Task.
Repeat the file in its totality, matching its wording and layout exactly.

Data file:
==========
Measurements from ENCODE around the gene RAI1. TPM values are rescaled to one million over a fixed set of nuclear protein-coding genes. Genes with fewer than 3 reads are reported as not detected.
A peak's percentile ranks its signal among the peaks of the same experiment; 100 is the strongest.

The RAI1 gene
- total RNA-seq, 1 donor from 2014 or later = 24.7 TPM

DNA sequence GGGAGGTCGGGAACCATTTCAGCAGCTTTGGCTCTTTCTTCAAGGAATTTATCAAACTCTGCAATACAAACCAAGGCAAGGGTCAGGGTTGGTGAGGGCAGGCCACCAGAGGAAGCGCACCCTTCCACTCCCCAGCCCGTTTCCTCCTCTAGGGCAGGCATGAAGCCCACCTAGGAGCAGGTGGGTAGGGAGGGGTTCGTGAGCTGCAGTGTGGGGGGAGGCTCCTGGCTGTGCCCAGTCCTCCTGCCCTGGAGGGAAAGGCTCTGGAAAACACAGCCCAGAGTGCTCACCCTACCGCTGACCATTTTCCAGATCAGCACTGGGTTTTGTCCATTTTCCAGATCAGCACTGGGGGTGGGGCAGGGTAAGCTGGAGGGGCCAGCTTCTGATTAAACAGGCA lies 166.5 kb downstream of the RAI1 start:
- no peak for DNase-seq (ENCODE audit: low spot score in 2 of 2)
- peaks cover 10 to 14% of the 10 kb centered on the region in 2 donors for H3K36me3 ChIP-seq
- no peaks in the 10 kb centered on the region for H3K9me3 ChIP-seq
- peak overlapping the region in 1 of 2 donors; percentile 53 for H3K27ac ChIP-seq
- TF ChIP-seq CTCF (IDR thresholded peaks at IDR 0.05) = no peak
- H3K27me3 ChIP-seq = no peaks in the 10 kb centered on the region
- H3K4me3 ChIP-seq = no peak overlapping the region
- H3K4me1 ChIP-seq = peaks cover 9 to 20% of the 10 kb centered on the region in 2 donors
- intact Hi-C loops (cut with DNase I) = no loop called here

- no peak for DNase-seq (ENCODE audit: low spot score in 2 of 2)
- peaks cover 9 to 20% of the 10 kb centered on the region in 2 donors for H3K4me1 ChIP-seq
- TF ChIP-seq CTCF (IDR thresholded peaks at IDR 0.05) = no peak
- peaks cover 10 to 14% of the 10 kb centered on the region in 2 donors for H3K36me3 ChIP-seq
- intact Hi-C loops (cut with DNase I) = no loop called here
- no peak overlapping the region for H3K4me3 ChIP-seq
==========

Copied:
Measurements from ENCODE around the gene RAI1. TPM values are rescaled to one million over a fixed set of nuclear protein-coding genes. Genes with fewer than 3 reads are reported as not detected.
A peak's percentile ranks its signal among the peaks of the same experiment; 100 is the strongest.

The RAI1 gene
- total RNA-seq, 1 donor from 2014 or later = 24.7 TPM

DNA sequence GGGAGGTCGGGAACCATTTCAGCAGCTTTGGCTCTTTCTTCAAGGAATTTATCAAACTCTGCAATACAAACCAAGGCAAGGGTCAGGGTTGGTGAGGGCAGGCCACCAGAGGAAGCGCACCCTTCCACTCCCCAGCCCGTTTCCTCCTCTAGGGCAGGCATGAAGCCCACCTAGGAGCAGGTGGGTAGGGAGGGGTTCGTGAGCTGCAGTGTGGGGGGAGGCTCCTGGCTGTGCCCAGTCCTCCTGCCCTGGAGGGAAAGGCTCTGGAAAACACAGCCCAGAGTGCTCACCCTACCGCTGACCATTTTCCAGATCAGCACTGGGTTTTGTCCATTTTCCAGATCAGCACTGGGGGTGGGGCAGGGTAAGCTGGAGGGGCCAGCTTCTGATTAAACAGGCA lies 166.5 kb downstream of the RAI1 start:
- no peak for DNase-seq (ENCODE audit: low spot score in 2 of 2)
- peaks cover 10 to 14% of the 10 kb centered on the region in 2 donors for H3K36me3 ChIP-seq
- no peaks in the 10 kb centered on the region for H3K9me3 ChIP-seq
- peak overlapping the region in 1 of 2 donors; percentile 53 for H3K27ac ChIP-seq
- TF ChIP-seq CTCF (IDR thresholded peaks at IDR 0.05) = no peak
- H3K27me3 ChIP-seq = no peaks in the 10 kb centered on the region
- H3K4me3 ChIP-seq = no peak overlapping the region
- H3K4me1 ChIP-seq = peaks cover 9 to 20% of the 10 kb centered on the region in 2 donors
- intact Hi-C loops (cut with DNase I) = no loop called here

- no peak for DNase-seq (ENCODE audit: low spot score in 2 of 2)
- peaks cover 9 to 20% of the 10 kb centered on the region in 2 donors for H3K4me1 ChIP-seq
- TF ChIP-seq CTCF (IDR thresholded peaks at IDR 0.05) = no peak
- peaks cover 10 to 14% of the 10 kb centered on the region in 2 donors for H3K36me3 ChIP-seq
- intact Hi-C loops (cut with DNase I) = no loop called here
- no peak overlapping the region for H3K4me3 ChIP-seq